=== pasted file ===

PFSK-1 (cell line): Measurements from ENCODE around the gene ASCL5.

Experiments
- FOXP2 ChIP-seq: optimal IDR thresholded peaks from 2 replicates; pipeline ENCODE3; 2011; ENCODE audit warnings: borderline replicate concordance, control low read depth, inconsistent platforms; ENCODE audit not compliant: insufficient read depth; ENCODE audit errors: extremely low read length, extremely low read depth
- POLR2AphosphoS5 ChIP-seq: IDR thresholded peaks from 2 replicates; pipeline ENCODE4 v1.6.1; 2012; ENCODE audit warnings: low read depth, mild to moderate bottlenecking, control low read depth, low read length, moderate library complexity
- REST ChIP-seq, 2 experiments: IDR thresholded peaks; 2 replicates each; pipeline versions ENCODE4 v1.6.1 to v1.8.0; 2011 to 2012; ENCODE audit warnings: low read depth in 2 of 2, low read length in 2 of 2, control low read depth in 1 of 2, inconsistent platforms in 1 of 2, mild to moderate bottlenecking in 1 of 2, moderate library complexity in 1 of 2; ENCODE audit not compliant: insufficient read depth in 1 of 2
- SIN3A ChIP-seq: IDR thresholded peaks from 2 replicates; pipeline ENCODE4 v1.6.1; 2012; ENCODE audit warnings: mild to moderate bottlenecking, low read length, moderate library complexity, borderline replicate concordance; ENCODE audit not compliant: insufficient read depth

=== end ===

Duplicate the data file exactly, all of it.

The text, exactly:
PFSK-1 (cell line): Measurements from ENCODE around the gene ASCL5.

Experiments
- FOXP2 ChIP-seq: optimal IDR thresholded peaks from 2 replicates; pipeline ENCODE3; 2011; ENCODE audit warnings: borderline replicate concordance, control low read depth, inconsistent platforms; ENCODE audit not compliant: insufficient read depth; ENCODE audit errors: extremely low read length, extremely low read depth
- POLR2AphosphoS5 ChIP-seq: IDR thresholded peaks from 2 replicates; pipeline ENCODE4 v1.6.1; 2012; ENCODE audit warnings: low read depth, mild to moderate bottlenecking, control low read depth, low read length, moderate library complexity
- REST ChIP-seq, 2 experiments: IDR thresholded peaks; 2 replicates each; pipeline versions ENCODE4 v1.6.1 to v1.8.0; 2011 to 2012; ENCODE audit warnings: low read depth in 2 of 2, low read length in 2 of 2, control low read depth in 1 of 2, inconsistent platforms in 1 of 2, mild to moderate bottlenecking in 1 of 2, moderate library complexity in 1 of 2; ENCODE audit not compliant: insufficient read depth in 1 of 2
- SIN3A ChIP-seq: IDR thresholded peaks from 2 replicates; pipeline ENCODE4 v1.6.1; 2012; ENCODE audit warnings: mild to moderate bottlenecking, low read length, moderate library complexity, borderline replicate concordance; ENCODE audit not compliant: insufficient read depth